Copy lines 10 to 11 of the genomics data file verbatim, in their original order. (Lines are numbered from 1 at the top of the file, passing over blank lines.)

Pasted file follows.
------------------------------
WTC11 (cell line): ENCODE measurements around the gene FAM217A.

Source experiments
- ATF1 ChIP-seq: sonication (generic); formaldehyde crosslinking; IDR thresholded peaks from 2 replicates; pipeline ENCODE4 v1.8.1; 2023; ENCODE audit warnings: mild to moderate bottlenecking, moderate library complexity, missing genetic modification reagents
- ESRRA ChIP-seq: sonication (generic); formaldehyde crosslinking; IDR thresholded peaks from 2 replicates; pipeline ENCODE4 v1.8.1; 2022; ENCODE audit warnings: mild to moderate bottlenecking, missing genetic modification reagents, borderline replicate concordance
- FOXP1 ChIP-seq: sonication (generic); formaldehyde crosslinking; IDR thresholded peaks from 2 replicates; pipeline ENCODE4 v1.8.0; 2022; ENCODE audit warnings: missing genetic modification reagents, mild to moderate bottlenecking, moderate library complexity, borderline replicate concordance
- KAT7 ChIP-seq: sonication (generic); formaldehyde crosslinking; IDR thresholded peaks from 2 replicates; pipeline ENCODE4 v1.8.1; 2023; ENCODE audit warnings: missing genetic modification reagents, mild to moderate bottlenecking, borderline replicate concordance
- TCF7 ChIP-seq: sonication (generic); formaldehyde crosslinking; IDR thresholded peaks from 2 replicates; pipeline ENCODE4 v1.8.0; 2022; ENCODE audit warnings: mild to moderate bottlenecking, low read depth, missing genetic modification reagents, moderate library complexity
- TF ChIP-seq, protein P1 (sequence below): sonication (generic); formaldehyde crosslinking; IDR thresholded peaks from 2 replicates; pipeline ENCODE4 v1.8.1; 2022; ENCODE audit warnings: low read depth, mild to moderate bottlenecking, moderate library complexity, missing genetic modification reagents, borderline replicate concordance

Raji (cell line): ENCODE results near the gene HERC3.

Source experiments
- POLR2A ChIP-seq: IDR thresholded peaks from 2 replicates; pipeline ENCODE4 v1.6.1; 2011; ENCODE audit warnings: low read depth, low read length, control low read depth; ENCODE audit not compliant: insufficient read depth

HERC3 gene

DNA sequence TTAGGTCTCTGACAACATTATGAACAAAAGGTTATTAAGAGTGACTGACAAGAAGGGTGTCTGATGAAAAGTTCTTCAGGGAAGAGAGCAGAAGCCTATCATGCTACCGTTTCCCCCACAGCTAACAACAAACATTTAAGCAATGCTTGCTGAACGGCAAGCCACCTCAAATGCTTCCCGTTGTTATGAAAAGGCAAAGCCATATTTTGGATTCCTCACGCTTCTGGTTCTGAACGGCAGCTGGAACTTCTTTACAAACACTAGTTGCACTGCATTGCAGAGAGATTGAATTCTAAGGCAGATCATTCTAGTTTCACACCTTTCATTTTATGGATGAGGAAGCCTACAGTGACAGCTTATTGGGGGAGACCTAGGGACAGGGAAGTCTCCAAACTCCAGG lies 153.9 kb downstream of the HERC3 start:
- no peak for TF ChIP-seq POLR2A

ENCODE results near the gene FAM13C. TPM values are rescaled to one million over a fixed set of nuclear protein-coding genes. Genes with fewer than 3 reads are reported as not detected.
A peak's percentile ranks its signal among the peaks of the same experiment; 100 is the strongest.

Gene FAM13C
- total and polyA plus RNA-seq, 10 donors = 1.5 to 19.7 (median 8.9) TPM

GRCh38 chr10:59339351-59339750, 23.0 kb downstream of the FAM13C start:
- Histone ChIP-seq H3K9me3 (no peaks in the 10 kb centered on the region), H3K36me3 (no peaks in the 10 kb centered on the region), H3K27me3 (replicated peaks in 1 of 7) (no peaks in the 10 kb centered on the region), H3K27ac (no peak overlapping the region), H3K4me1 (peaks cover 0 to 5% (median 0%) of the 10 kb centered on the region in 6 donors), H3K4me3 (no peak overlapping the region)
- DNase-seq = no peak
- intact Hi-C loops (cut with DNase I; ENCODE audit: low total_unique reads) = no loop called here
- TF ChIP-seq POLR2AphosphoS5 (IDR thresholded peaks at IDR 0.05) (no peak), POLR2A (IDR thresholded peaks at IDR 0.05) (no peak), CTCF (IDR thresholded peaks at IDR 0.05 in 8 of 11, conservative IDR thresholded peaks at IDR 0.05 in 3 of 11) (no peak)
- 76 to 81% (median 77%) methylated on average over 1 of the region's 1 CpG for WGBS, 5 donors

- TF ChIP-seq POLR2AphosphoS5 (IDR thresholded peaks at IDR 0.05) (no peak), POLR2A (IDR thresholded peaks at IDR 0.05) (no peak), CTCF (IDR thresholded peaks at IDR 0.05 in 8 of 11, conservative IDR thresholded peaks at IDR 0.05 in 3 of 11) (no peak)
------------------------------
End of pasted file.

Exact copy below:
Source experiments
- POLR2A ChIP-seq: IDR thresholded peaks from 2 replicates; pipeline ENCODE4 v1.6.1; 2011; ENCODE audit warnings: low read depth, low read length, control low read depth; ENCODE audit not compliant: insufficient read depth